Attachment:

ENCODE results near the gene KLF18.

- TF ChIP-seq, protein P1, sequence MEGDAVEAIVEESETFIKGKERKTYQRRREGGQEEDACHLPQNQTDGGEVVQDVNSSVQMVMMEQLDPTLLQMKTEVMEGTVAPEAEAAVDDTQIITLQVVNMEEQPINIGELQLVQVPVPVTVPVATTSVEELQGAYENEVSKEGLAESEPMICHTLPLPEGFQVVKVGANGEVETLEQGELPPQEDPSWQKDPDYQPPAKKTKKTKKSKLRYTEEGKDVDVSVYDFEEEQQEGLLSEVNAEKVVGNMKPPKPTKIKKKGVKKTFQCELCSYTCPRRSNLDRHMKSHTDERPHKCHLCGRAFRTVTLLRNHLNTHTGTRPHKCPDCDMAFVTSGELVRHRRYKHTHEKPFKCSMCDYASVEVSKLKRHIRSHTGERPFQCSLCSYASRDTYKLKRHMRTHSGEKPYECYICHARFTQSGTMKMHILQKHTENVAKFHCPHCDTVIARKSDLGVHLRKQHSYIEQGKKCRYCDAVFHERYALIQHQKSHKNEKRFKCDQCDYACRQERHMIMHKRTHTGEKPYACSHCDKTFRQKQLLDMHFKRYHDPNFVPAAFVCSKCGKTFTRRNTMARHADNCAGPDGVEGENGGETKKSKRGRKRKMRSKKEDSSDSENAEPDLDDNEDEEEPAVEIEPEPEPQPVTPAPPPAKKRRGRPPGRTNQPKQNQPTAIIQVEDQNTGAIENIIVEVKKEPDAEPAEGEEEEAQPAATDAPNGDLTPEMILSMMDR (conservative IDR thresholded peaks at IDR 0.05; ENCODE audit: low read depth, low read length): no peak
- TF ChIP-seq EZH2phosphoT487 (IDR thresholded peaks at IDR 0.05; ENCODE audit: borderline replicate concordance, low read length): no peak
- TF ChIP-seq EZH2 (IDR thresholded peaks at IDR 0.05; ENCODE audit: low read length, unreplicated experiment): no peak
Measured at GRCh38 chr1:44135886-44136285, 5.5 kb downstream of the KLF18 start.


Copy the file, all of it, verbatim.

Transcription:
ENCODE results near the gene KLF18.

- TF ChIP-seq, protein P1, sequence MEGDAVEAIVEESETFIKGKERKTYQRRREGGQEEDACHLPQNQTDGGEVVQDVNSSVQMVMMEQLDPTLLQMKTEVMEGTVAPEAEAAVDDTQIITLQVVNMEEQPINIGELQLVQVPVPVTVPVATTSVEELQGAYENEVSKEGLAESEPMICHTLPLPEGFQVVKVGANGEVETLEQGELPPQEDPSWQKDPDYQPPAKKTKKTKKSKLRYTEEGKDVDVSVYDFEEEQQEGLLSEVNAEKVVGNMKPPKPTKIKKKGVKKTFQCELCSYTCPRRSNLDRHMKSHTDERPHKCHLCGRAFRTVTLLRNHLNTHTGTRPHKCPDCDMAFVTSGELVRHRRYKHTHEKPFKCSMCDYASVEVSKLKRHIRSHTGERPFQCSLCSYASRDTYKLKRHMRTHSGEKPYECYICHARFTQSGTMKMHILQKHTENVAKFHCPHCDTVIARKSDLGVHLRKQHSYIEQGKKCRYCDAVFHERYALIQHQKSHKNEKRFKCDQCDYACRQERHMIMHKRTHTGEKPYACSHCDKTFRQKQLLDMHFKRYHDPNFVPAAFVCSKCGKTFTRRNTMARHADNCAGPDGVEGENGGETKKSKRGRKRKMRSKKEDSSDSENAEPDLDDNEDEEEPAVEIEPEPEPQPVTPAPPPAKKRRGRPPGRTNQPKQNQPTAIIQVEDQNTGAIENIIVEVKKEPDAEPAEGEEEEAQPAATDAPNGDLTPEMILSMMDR (conservative IDR thresholded peaks at IDR 0.05; ENCODE audit: low read depth, low read length): no peak
- TF ChIP-seq EZH2phosphoT487 (IDR thresholded peaks at IDR 0.05; ENCODE audit: borderline replicate concordance, low read length): no peak
- TF ChIP-seq EZH2 (IDR thresholded peaks at IDR 0.05; ENCODE audit: low read length, unreplicated experiment): no peak
Measured at GRCh38 chr1:44135886-44136285, 5.5 kb downstream of the KLF18 start.